Magic Johnson recognized with SI's Sportsman of the Year Legacy Award

Lakers legend Magic Johnson became the second recipient of SI's Sportsman of the Year Legacy Award.
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The scope of Earvin (Magic) Johnson’s impact on the basketball world is unquestioned: The Hall of Famer redefined the point guard position, captured five championships and played a leading role in driving the NBA’s international growth. But Johnson’s influence has only increased since he retired in 1996, becoming the chief executive of a billion-dollar company, the public face of a global health cause and a major philanthropist.

To honor those diverse contributions, Sports Illustrated announced Thursday that Johnson has been recognized with the magazine’s Sportsman of the Year Legacy Award. Johnson, 55, is the second person and first professional athlete to receive the honor in SI's 60-year history.

Sports Illustrated’s Legacy Award celebrates individuals whose dedication to the ideals of sportsmanship has spanned decades and whose lifetime of achievement in athletics has directly or indirectly changed the world. Unlike the magazine’s Sportsman of the Year accolade, which has been given out every year since 1954, the Legacy Award is not an annual recognition. The only previous recipient is Special Olympics founder Eunice Kennedy Shriver, in 2008.

Johnson will be presented with the award during SI's Sportsman of the Year ceremony on Tuesday in New York.

“It is an honor to receive this award from Sports Illustrated,” Johnson said. “I grew up reading the magazine, which also gave me my first national exposure in its ‘Faces in the Crowd’ feature. Now, 37 years later, to be recognized by SI with a tribute that has only been given to Eunice Kennedy Shriver, a woman who has made the world a better place for millions with intellectual disabilities, is very special and humbling.”

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Johnson, a Lansing, Mich., native, regularly graced the pages and covers of Sports Illustrated throughout a decorated playing career in which he earned McDonald’s All-American honors at Everett High, was named NCAA Final Four Most Outstanding Player at Michigan State and won three NBA MVP awards with the Lakers. The No. 1 pick in the 1979 draft played 12 seasons in Los Angeles before retiring in 1991 after announcing that he had contracted HIV. Johnson then spent four seasons away from the court before making a brief comeback in '95. Known for his “Showtime” flair and unmatched court vision, the 12-time All-Star remains the NBA’s all-time leader in assists per game. He was inducted into the Naismith Memorial Basketball Hall of Fame in 2002.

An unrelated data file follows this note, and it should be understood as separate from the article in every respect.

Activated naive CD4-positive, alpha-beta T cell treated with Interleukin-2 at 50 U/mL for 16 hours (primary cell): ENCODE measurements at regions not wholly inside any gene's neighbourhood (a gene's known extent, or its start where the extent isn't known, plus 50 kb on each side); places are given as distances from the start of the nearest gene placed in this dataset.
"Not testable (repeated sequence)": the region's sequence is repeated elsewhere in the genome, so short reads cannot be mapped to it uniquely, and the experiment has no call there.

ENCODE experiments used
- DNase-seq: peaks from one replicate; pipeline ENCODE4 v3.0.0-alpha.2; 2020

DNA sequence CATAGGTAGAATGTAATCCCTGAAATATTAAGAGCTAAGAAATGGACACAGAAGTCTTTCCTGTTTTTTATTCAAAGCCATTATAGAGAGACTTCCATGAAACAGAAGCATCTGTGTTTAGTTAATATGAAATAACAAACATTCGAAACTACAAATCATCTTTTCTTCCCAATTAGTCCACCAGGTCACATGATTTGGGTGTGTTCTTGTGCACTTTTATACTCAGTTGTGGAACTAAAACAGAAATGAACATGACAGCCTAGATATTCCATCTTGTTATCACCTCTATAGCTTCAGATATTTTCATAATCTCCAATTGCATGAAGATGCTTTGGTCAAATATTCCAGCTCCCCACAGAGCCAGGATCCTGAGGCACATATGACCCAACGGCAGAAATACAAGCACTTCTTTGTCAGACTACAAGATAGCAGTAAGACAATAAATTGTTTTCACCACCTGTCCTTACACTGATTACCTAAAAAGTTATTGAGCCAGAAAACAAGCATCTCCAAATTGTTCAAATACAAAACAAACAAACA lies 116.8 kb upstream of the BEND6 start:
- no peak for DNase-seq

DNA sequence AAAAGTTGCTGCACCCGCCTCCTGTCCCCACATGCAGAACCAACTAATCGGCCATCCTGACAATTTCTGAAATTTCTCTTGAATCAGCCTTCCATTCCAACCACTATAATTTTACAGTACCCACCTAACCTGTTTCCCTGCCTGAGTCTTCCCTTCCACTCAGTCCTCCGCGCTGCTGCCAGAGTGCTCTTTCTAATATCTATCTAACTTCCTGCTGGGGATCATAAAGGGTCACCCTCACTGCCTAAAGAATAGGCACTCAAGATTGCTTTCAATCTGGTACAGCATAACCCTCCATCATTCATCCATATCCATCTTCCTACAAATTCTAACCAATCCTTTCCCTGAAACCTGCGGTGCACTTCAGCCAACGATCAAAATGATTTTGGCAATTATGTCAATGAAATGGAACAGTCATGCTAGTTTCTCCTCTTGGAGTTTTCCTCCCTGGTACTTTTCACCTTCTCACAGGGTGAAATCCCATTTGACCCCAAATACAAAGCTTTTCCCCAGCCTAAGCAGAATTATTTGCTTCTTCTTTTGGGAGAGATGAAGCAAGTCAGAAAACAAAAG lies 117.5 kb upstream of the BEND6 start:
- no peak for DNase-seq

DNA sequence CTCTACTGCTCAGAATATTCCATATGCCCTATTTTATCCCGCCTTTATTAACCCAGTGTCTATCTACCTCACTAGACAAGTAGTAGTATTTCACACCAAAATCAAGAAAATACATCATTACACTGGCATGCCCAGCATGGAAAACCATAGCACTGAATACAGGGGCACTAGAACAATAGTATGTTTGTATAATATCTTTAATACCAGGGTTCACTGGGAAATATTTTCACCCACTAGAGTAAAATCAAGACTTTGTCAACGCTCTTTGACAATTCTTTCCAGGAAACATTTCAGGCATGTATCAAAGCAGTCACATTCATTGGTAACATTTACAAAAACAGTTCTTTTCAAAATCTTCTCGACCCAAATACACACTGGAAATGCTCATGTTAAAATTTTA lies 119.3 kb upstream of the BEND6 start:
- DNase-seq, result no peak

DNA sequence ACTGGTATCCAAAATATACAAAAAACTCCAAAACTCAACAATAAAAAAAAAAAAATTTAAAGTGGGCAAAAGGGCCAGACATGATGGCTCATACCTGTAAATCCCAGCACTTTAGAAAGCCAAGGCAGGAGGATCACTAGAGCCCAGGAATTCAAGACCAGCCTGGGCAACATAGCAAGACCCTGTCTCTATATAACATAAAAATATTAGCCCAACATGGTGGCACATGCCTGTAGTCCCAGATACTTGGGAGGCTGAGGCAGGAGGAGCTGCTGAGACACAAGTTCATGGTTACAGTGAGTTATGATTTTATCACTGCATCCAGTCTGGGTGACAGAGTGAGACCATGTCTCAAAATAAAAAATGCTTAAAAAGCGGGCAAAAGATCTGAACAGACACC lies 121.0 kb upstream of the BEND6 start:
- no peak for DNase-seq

“When he retired from the NBA, Johnson’s ubiquitous smile was a beacon to basketball fans the world over. It now represents much more: A life dedicated to creating opportunity for others as well as himself,” Sports Illustrated said in a statement. “Few athletes have done more with the stardom they gained between the lines of competition, which is why SI is proud to honor him with its 2014 Sportsman of the Year Legacy Award.” 

The seeds of Johnson’s many off-court ventures were laid during his playing career. Johnson started Magic Johnson Enterprises (MJE) in 1987, when the Lakers were in the midst of winning three championships in four seasons. He has overseen his company’s extraordinary growth and guided its significant charitable efforts, as Jack McCallum notes in an upcoming story for Sports Illustrated: